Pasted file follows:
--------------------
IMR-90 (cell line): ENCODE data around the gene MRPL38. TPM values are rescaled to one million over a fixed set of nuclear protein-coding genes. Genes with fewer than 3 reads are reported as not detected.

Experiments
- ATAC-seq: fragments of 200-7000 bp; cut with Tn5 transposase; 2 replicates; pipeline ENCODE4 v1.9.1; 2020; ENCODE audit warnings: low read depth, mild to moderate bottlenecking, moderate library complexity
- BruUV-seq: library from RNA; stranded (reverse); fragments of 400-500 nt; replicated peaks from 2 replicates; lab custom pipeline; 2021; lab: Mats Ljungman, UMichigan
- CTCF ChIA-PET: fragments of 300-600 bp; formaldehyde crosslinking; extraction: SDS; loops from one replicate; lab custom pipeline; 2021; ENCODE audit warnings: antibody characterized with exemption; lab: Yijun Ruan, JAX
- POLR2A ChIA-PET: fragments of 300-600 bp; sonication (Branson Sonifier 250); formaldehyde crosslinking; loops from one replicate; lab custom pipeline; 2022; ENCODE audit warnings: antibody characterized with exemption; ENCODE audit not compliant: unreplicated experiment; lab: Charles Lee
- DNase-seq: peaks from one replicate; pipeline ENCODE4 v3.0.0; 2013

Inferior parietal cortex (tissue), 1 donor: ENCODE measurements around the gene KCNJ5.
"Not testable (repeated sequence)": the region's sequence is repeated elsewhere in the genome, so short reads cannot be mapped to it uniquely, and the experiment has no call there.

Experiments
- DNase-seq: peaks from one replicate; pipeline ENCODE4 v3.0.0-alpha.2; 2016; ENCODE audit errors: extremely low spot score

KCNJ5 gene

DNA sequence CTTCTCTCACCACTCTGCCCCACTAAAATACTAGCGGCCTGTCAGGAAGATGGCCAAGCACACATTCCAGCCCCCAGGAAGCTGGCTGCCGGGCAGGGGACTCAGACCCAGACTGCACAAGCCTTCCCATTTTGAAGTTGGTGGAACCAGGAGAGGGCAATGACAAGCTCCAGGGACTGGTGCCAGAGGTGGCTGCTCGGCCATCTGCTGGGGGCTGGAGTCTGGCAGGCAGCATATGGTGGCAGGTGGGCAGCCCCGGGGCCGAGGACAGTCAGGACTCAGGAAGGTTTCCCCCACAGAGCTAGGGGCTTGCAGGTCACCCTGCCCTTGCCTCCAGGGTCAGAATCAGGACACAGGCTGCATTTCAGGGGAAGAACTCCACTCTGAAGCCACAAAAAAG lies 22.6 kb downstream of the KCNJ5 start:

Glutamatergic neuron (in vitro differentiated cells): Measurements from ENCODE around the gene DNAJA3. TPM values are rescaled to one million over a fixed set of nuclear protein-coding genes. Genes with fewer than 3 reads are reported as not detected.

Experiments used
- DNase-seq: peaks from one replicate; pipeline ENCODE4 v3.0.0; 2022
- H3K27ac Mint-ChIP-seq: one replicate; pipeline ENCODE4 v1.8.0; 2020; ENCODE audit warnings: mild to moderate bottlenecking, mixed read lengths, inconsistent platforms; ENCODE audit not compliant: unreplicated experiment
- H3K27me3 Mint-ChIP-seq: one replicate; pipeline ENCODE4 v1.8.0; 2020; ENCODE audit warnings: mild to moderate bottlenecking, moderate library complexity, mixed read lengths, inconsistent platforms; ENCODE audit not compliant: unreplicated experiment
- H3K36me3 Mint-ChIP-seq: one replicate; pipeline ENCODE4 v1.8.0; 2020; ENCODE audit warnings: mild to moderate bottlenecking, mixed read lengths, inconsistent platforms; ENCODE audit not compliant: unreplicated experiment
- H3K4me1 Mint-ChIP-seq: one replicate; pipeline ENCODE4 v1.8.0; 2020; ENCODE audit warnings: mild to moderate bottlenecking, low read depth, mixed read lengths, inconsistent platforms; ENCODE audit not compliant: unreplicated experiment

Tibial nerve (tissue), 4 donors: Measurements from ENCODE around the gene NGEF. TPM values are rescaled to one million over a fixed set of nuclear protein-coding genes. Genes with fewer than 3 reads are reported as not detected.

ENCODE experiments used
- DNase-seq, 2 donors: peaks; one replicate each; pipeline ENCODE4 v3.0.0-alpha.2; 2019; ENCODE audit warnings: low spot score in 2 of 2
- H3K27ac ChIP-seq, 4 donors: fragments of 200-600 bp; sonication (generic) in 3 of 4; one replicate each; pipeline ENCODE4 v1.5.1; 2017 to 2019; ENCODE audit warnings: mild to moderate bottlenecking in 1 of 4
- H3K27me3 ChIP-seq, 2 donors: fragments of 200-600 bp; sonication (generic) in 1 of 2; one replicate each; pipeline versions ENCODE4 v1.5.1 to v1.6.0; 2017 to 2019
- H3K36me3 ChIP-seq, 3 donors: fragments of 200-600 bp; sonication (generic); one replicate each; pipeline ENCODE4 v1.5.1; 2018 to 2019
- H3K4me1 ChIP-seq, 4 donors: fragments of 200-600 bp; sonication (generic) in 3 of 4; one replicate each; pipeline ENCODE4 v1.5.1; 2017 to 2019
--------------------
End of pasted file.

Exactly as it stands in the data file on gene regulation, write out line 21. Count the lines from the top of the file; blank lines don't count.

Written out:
Tibial nerve (tissue), 4 donors: Measurements from ENCODE around the gene NGEF. TPM values are rescaled to one million over a fixed set of nuclear protein-coding genes. Genes with fewer than 3 reads are reported as not detected.